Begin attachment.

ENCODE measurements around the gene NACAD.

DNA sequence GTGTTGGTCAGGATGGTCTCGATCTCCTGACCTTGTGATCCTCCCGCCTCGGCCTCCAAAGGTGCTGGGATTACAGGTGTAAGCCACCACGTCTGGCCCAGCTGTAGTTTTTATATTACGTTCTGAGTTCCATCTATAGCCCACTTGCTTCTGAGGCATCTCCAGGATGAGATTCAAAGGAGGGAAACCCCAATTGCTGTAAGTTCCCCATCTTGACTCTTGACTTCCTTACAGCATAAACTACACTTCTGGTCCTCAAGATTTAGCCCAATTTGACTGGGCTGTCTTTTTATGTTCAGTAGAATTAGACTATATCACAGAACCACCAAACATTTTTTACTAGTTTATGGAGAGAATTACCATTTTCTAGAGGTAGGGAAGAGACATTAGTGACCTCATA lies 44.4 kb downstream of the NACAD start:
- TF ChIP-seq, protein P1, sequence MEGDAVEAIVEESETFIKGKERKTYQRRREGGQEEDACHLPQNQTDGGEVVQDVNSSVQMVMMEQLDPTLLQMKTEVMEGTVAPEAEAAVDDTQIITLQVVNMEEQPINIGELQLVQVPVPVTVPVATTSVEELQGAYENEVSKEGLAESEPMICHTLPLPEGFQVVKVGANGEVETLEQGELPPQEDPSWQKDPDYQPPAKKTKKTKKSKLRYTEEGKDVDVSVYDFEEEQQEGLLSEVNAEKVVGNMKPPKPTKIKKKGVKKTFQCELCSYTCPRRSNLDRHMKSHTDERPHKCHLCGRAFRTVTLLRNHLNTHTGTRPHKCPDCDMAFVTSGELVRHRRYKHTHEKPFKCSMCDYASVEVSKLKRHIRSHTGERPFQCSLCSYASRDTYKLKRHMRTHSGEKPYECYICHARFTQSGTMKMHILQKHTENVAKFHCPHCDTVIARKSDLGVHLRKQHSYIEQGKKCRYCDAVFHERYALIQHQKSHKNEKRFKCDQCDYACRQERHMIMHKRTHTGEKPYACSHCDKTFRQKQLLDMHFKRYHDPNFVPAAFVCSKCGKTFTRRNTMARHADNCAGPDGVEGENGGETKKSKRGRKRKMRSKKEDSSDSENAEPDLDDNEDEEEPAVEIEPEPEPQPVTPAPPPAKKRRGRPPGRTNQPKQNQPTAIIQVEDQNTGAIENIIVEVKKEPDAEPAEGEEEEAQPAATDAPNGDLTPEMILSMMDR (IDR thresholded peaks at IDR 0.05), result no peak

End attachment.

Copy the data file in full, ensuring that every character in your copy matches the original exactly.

ENCODE measurements around the gene NACAD.

DNA sequence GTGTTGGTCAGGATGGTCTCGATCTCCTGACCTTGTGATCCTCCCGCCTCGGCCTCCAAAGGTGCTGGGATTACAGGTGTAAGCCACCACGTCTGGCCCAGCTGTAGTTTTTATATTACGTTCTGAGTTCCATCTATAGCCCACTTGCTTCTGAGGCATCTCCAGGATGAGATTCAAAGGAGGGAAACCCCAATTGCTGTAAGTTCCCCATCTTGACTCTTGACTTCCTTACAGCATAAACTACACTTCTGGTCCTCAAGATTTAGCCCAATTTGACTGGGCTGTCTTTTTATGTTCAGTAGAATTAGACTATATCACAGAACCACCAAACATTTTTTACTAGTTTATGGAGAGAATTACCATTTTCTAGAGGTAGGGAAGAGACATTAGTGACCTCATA lies 44.4 kb downstream of the NACAD start:
- TF ChIP-seq, protein P1, sequence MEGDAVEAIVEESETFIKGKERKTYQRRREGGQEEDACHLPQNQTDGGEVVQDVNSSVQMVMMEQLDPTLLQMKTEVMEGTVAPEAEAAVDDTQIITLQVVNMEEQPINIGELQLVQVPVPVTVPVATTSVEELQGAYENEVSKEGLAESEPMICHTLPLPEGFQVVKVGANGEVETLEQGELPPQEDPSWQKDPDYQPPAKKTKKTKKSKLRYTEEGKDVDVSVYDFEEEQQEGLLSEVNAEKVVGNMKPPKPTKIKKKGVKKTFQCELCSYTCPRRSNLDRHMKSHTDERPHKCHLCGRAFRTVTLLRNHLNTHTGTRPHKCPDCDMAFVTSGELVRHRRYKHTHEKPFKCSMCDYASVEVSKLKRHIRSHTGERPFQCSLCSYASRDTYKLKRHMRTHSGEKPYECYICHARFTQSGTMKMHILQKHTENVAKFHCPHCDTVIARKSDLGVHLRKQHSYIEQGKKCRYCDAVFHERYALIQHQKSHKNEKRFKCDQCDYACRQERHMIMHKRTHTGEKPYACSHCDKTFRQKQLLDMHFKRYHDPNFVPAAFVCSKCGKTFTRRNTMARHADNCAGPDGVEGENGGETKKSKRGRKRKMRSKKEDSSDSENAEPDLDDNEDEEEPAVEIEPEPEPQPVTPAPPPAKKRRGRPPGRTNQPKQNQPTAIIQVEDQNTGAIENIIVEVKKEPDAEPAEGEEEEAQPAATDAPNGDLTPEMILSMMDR (IDR thresholded peaks at IDR 0.05), result no peak